As human beings are individuals, it should not be a shocker that “Children are all different.” But just how different
my kids can be from normal children one another has come as a hell of a shocker to me. If we search for some measure of children’s personalities, say, within the pages of well-respected and often-recommended baby books, you might find some infants described as “challenging,” “intense,” “unusually fussy,” or (my favorite), “strong willed.” That was my first infant. And said baby books will often offer an array of suggestions for how to soothe that baby into a state of tranquility or at least submission, while its exhausted parents wait patiently for the strong-willed devil child to grow out of it. But guess what? They don’t grow out of it.
Strong-willed, fussy babies make strong-willed, stubborn toddlers. They make self-confident, strong-willed, stubborn children who don’t believe that you actually have any real authority over them and who have an incredible “prove it” attitude towards most of the things an adult tells them they cannot do. In short, they can be a nightmare to corral and an embarrassment in public and as far as I can see, the only ray of hope is far off on the horizon as I look forward to a strong-willed, self-directed, smart and self-confident 25-year-old.
But I digress.
One good measure of a child’s personality, in my book, is how many times its primary caretaker has to call Poison Control because that child has done something KNOWN TO IT to be forbidden to do. (This number, like that how-many-times-have-you-been-to-the-ER number, can double as a measure of the nervous condition of that caretaker.)
In the first six years of Sally’s life I have called Poison Control seven times just for her, but the number is really eight because my sister also had to call once while watching her. (She ate the previous year’s pretzel arms off of a craft Snowman decoration, complete with craft glue). For Boo, who is four, that call number is two. For Bitsy so far I’ve never called.
And never once, thank God, have I had to call 911 for any of my children. But apparently now they are old enough to call for themselves.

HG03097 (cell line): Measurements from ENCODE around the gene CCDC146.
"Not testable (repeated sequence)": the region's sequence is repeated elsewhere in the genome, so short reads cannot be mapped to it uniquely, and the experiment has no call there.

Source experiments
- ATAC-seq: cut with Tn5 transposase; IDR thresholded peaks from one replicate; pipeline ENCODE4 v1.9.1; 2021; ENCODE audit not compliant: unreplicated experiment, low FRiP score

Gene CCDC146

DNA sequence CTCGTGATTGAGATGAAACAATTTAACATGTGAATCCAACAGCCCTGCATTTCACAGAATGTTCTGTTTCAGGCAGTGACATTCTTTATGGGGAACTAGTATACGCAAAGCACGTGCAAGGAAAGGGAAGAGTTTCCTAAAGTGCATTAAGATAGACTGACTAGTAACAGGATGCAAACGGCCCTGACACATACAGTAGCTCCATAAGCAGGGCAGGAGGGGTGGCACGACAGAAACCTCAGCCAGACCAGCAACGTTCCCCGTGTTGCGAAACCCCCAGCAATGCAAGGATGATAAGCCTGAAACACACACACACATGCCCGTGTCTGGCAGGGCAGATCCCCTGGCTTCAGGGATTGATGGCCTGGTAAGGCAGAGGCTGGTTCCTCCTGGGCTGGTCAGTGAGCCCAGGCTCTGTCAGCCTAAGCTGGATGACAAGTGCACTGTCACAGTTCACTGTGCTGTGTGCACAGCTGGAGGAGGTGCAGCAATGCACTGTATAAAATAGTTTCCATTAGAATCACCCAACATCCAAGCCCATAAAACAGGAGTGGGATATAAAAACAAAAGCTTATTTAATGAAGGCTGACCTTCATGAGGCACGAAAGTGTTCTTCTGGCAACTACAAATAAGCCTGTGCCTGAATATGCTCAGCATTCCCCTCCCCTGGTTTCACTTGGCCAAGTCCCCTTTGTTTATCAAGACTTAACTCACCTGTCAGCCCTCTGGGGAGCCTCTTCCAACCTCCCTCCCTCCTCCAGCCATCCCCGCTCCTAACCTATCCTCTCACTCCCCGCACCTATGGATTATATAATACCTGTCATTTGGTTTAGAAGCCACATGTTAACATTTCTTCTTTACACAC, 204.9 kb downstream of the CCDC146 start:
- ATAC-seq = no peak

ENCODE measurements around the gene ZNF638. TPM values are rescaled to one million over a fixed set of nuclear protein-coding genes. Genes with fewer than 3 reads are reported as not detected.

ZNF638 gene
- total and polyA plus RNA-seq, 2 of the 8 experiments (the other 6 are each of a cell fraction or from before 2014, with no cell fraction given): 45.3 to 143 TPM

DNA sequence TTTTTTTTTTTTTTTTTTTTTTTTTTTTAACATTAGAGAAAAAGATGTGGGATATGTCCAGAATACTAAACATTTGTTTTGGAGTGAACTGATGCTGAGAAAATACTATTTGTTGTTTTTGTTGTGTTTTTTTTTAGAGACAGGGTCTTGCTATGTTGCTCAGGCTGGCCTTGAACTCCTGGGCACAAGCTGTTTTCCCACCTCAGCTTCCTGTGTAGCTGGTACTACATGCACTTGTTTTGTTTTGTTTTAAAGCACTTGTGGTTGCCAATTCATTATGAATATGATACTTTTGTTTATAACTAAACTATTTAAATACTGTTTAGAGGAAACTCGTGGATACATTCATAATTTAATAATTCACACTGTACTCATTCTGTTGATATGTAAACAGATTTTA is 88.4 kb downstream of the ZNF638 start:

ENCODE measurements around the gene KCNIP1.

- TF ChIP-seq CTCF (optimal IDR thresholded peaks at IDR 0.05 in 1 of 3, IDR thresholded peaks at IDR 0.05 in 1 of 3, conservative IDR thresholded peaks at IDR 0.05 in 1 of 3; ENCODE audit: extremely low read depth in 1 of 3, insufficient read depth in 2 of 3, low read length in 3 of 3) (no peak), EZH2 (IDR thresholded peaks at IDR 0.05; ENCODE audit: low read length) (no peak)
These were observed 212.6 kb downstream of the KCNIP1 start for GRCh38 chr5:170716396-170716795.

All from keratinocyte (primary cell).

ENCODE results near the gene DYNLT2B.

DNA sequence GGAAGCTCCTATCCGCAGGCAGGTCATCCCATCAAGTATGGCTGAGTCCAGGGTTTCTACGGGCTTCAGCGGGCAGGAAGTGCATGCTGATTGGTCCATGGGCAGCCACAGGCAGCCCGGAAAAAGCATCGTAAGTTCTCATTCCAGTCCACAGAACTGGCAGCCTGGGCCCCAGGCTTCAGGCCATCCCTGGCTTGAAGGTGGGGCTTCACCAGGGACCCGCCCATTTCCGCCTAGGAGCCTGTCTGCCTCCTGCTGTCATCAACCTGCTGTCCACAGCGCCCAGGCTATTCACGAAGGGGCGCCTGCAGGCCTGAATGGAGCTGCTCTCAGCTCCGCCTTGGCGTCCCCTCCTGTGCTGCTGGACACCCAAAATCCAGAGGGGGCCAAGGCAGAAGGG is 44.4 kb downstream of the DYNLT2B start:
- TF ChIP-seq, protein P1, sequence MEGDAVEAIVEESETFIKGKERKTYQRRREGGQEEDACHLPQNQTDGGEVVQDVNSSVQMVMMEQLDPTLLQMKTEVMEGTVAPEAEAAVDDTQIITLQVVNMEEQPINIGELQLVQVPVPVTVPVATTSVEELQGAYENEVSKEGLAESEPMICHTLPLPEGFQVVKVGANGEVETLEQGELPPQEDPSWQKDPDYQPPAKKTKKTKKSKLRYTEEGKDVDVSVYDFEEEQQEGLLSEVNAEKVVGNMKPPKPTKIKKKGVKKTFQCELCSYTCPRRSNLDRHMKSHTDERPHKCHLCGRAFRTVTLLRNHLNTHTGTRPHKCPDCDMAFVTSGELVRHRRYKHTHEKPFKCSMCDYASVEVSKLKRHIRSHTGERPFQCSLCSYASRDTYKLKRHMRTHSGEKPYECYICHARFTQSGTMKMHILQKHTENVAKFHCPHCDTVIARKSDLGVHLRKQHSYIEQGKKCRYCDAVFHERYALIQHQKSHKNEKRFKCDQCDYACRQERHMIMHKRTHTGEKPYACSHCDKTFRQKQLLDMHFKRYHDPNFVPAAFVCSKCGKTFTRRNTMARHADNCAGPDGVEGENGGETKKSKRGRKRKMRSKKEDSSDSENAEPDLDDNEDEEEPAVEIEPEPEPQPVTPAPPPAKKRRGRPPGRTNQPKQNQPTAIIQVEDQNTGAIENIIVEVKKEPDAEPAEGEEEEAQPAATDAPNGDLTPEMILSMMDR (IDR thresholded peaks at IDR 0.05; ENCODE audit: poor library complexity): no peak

This was a great morning; this was an unusually well-rested, got-my-pot-of-coffee-made morning. As I sauntered into the kitchen to retrieve my second cup I did see Sally and Boo standing around, the one trying to Houdini her way into my locked cell phone and the other prying open a container of bubbles. My phone began to ring. As I took it away from Sally and answered it cheerfully, I was surprised to hear I was getting a call-back from the county 911 to check on the nature of my emergency, as the call just placed to them from my number had been disconnected.
I figured the nature of my emergency is a rising First Grader.
So NATURALLY, I apologized to the dispatcher, admitted that my kids had just been playing with my phone, and asked if I could put her on speaker phone so she could remind them that 911 is an emergency number and ought not to be called on a bright sunny morning from the kitchen (no, not even if I’ve run out of coffee) because it’s for REAL emergencies. Ah-ha, Mommy thought, teachable moment! I’ll show her this time! But then of course Sally, overcome with her emotion, decided to put her hands over her ears and run screaming from the room, nullifying the educational effects of this exchange and probably making my household sound just a little bit suspicious to the 911 dispatcher. Sigh. So I had to give my full name and am probably now on some sort of watchlist somewhere.
Sally insists left right and center that she did not call 911. She claims she never pressed any buttons. But I know she was trying to unlock the phone; she probably pressed the Emergency Dialer by mistake.
And guess whose lock code, which her children have been watching like hawks, happens to have started with a 9 and a 1? This dumb mommy’s.